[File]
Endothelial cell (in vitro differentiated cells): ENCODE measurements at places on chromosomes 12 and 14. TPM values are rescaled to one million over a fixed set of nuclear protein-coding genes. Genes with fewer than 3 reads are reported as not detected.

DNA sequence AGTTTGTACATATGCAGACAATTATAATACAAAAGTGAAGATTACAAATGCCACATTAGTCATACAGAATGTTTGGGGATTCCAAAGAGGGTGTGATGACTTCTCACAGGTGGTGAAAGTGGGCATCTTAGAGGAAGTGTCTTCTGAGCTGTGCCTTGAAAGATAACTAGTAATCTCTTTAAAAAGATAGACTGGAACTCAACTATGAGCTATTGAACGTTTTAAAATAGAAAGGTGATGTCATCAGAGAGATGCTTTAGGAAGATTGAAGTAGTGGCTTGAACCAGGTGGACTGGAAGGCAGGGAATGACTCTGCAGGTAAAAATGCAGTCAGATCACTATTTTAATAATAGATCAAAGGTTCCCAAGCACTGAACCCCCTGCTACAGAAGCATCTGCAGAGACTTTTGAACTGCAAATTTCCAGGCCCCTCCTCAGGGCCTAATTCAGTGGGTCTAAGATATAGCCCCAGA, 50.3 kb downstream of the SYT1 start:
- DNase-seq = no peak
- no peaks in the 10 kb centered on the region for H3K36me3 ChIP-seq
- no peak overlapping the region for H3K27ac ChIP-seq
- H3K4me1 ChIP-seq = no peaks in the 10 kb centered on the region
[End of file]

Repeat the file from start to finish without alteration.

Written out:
Endothelial cell (in vitro differentiated cells): ENCODE measurements at places on chromosomes 12 and 14. TPM values are rescaled to one million over a fixed set of nuclear protein-coding genes. Genes with fewer than 3 reads are reported as not detected.

DNA sequence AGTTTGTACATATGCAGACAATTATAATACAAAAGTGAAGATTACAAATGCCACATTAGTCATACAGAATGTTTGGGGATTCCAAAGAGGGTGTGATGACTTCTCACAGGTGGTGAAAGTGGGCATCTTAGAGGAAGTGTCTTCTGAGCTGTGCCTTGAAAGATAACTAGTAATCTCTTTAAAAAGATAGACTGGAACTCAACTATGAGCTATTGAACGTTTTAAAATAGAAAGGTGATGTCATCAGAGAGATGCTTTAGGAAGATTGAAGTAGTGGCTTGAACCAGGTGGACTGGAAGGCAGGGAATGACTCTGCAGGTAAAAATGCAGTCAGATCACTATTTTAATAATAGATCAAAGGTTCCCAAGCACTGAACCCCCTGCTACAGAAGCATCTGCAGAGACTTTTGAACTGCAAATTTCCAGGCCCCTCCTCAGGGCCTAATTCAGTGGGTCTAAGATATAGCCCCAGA, 50.3 kb downstream of the SYT1 start:
- DNase-seq = no peak
- no peaks in the 10 kb centered on the region for H3K36me3 ChIP-seq
- no peak overlapping the region for H3K27ac ChIP-seq
- H3K4me1 ChIP-seq = no peaks in the 10 kb centered on the region